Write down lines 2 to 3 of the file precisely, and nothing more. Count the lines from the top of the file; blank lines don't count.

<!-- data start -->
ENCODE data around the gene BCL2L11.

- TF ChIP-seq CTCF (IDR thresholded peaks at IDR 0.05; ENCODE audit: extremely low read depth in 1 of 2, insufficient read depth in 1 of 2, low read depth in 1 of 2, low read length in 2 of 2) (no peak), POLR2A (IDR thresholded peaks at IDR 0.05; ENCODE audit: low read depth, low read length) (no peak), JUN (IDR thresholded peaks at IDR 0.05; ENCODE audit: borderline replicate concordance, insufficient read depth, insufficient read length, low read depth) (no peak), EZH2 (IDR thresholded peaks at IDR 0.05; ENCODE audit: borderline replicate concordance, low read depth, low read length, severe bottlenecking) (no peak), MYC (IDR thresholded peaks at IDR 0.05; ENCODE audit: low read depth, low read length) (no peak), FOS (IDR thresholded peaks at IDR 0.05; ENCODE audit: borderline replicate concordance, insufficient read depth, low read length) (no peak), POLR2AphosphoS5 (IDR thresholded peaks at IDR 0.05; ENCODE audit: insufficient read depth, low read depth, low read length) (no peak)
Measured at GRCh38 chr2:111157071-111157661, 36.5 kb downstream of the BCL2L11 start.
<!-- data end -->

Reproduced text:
- TF ChIP-seq CTCF (IDR thresholded peaks at IDR 0.05; ENCODE audit: extremely low read depth in 1 of 2, insufficient read depth in 1 of 2, low read depth in 1 of 2, low read length in 2 of 2) (no peak), POLR2A (IDR thresholded peaks at IDR 0.05; ENCODE audit: low read depth, low read length) (no peak), JUN (IDR thresholded peaks at IDR 0.05; ENCODE audit: borderline replicate concordance, insufficient read depth, insufficient read length, low read depth) (no peak), EZH2 (IDR thresholded peaks at IDR 0.05; ENCODE audit: borderline replicate concordance, low read depth, low read length, severe bottlenecking) (no peak), MYC (IDR thresholded peaks at IDR 0.05; ENCODE audit: low read depth, low read length) (no peak), FOS (IDR thresholded peaks at IDR 0.05; ENCODE audit: borderline replicate concordance, insufficient read depth, low read length) (no peak), POLR2AphosphoS5 (IDR thresholded peaks at IDR 0.05; ENCODE audit: insufficient read depth, low read depth, low read length) (no peak)
Measured at GRCh38 chr2:111157071-111157661, 36.5 kb downstream of the BCL2L11 start.